Brandon mourns loss of CKX
Local TV station shuts down as newscast ends
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Hey there, time traveller!
This article was published 03/10/2009 (4704 days ago), so information in it may no longer be current.
BRANDON — As CTV affiliate CKX-TV signed off the air at the conclusion of its supper newscast Friday, the mayor of Brandon said its absence will be felt in every living room, coffee shop, board room and storefront across western Manitoba.
The 54-year-old station was shut down after potential buyer Bluepoint Investment notified CTV it was pulling out of its deal to buy the station for $1.
“It just feels like you’ve lost part of the household because it’s been part of our lives here in Brandon and Westman for as long as I’ve ever been here,” said Mayor Dave Burgess. “It’s really sad to see it go.”
Without a television broadcaster, the broad exposure to many of the aspects that keeps people interested in life in the Wheat City has been eliminated in one fell swoop.
“It really removes one of the avenues of getting out to the public,” Burgess said.
Brandon Souris Conservative MP Merv Tweed said while he lobbied to help save the station, the government cannot interfere with the Canadian Radio-television and Telecommunications Commission’s reluctance to grant CKX satellite carriage.
“If I could reach in and make them change their mind, it’s something I would do, but they’re independent,” Tweed said. “It’s been a tough period for all industries and the media is no different. I just regret they couldn’t get it done.”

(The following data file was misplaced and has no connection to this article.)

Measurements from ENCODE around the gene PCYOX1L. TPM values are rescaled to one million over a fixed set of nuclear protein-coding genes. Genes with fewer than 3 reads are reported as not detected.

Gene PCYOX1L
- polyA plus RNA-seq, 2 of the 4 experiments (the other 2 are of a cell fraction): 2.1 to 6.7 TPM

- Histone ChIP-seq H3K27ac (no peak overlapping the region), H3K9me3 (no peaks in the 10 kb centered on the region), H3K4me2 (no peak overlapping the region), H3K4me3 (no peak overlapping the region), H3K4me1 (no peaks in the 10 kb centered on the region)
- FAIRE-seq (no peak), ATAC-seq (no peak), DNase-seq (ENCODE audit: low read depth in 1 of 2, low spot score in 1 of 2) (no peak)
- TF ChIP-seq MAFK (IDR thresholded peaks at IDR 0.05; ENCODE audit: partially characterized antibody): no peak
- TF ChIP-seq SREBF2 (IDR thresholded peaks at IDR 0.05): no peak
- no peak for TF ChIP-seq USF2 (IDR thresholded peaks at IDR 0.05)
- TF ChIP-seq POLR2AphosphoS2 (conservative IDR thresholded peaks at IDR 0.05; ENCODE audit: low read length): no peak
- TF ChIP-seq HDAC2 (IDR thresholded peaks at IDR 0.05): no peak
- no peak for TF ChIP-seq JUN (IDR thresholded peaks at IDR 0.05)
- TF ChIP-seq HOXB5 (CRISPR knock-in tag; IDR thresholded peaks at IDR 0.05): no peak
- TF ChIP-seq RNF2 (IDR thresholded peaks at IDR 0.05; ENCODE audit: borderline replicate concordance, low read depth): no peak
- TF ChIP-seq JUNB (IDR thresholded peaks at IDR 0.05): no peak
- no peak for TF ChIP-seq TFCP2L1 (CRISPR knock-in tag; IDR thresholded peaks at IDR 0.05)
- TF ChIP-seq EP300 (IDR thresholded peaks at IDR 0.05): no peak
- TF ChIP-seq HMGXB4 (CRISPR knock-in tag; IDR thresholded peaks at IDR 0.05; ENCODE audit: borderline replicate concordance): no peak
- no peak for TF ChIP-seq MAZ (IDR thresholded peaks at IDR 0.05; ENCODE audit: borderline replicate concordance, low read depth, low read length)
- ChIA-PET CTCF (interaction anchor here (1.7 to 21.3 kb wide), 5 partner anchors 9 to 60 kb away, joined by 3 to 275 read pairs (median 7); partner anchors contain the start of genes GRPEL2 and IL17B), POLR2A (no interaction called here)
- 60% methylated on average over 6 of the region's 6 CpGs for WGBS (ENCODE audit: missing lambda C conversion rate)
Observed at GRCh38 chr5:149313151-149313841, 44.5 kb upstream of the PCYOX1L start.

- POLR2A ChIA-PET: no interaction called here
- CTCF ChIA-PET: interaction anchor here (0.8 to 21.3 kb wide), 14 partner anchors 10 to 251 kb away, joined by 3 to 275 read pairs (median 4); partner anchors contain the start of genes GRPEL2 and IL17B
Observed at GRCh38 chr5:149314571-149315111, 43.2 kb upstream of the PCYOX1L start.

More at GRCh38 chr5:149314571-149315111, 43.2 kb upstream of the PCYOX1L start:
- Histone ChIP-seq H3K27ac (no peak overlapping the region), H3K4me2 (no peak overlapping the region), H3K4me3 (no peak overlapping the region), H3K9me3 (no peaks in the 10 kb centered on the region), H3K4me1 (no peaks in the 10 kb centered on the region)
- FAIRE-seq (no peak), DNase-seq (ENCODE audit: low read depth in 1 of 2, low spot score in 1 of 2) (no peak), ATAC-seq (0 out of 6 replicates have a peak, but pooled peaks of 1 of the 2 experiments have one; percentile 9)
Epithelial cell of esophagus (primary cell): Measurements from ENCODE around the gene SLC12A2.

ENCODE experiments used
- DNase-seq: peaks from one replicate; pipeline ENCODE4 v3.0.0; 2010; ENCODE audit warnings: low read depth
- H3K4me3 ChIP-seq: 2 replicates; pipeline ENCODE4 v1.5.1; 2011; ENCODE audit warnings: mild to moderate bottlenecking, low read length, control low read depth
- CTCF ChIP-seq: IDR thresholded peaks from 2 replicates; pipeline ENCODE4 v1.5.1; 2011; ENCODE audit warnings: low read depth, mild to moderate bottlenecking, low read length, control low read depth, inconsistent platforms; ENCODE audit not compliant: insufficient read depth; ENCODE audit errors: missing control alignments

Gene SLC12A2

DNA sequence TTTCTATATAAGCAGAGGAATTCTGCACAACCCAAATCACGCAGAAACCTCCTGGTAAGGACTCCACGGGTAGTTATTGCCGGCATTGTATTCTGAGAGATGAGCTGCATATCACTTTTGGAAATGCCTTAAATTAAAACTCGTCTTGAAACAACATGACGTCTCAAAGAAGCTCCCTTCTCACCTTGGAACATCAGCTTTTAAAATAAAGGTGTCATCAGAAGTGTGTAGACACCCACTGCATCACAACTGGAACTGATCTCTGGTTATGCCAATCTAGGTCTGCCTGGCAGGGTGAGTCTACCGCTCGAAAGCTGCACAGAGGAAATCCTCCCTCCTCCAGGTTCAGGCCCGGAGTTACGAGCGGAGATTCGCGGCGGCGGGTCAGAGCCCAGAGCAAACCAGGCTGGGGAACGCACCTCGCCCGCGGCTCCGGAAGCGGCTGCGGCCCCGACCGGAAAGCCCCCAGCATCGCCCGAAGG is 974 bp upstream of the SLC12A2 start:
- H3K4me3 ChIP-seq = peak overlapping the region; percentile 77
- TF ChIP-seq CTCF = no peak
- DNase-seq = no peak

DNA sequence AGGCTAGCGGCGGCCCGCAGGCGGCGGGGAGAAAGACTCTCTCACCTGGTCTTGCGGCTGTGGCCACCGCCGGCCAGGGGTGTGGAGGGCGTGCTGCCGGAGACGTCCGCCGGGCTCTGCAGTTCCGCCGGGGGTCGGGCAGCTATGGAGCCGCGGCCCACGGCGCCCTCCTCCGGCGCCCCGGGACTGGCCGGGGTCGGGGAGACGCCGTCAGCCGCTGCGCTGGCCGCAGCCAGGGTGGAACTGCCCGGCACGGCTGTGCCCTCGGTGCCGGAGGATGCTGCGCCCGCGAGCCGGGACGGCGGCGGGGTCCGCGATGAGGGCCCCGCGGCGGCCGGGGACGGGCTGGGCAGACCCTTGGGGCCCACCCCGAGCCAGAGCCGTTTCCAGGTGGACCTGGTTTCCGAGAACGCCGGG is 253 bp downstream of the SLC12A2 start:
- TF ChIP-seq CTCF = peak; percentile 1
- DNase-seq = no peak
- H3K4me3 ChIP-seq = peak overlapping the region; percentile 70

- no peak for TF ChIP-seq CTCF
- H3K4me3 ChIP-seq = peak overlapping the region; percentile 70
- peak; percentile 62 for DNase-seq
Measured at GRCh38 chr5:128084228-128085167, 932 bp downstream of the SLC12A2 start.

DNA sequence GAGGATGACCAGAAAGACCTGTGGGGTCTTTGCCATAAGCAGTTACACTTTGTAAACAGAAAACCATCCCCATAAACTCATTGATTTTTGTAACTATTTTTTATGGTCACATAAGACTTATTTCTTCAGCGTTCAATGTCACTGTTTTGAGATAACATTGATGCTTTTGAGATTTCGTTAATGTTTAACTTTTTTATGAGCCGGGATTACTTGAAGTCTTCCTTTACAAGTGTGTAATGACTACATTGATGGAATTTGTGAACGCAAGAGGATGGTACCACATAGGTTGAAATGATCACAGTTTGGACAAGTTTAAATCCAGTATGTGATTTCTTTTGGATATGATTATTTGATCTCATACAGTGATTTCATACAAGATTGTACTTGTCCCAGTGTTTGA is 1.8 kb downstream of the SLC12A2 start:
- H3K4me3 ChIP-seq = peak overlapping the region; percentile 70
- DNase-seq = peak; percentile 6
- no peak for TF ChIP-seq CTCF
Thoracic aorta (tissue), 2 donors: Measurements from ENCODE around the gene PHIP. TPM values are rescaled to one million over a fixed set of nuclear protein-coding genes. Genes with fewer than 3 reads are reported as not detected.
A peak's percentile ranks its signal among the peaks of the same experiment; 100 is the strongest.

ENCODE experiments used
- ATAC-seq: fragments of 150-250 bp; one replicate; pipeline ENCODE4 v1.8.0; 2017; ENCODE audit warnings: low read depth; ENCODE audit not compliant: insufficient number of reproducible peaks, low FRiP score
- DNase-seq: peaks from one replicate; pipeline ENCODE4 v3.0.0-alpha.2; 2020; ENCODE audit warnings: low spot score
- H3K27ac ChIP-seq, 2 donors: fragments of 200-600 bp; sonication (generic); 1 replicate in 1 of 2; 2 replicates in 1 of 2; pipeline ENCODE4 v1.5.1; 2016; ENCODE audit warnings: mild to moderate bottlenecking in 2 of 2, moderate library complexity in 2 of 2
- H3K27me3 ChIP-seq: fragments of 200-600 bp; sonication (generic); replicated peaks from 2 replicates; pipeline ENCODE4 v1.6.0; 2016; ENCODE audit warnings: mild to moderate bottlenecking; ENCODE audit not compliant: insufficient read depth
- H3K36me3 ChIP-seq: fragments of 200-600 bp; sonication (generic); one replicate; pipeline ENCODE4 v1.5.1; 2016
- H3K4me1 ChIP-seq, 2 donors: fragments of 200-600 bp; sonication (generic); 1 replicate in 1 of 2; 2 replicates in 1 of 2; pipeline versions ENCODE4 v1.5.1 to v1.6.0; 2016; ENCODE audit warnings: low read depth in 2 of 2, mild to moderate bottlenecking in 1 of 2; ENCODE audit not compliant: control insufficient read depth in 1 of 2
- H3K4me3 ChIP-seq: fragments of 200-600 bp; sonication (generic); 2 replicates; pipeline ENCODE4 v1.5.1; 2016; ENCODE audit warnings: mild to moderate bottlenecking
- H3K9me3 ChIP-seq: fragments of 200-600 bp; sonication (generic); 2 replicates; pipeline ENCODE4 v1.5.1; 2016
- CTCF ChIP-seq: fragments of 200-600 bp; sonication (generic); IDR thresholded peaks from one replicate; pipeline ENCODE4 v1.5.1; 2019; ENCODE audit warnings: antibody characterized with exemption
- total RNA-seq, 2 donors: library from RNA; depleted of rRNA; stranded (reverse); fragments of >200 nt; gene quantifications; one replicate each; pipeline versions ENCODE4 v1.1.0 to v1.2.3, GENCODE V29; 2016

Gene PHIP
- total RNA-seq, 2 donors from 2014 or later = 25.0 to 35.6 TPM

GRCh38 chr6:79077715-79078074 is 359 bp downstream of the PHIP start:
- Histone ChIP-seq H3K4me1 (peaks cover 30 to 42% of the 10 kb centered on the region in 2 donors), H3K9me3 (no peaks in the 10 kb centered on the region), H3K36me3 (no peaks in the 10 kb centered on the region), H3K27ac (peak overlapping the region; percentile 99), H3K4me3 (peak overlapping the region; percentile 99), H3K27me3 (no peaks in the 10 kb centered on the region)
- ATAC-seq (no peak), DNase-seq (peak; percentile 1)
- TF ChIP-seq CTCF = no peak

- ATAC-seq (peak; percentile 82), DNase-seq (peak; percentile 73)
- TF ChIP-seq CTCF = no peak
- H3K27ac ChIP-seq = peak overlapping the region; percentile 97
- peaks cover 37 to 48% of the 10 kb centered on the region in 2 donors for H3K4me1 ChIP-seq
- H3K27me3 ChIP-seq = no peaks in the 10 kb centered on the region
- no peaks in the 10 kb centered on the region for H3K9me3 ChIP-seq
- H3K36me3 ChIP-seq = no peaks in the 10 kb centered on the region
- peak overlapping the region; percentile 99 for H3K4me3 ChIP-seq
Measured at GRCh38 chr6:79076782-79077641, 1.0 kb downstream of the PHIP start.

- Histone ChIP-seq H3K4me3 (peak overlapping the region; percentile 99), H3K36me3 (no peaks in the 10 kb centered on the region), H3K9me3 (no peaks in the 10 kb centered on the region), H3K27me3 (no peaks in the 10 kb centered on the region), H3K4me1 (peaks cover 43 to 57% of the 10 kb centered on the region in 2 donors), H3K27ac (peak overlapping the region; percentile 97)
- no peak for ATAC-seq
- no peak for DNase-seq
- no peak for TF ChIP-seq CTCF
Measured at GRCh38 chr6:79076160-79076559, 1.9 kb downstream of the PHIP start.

Brandon bakery owner Harold Kuipers, who was “absolutely devastated” by the news, said he’s known far and wide across Westman for his “good buns” commercials broadcast over the years on CKX.
“Next to the Brandon Sun, where are people going to get their new information on what’s going on with Brandon’s business community?” he asked. “It reaches far… this community will truly feel the loss of this.”
The station’s closure will also have a ripple effect on the next generation of local broadcasters. Assiniboine Community College’s media productions program has relied on CKX to be the training ground for hundreds of green broadcasters over the years. “CKX has a long and storied history,” said ACC instructor Greg Sherris. “It’s been an important part of our community and it’s also created opportunities for young people from our area to launch careers that have taken them to places far and wide. “
“CKX has meant the world to ACC,” he said.
The shock waves created by the closure of CKX have also rocked the lives of many of its former employees.
“That job was such a gift to me. I’ll never get another job like that,” Karen Chrest, former host of the CKX Noon Show, said. “It allowed me to really be creative, get out in the community and be an advocate for the community. That’s what CKX did — they were a huge advocate for the Westman area.”
Wanda Kurchaba, a former CKX reporter and producer who now enjoys a public relations job at Assiniboine Community College, said she looks back at her time at CKX with true fondness.
“I remember doing stories on everything — from school board to potato harvest — and being out there in my high heels, being a rookie reporter out in the middle of a field,” she remembered, laughing.
CTV has been struggling to keep stations afloat in some local markets. Shaw Communications Inc. (TSX:SJR.B) had agreed to buy the CTV stations in Brandon, Windsor, Ont., and Wingham, Ont., but pulled out in late June.
The decision left CTV scrambling to find alternative solutions for the three stations. Earlier this month, the broadcaster announced it would keep its A Channel station in Windsor, Ont., open until at least Aug. 31, 2010.
Meanwhile, it had also applied to the CRTC to turn its Wingham, Ont. station into a full re-broadcast of the A Channel station in London, Ont.
— The Canadian Press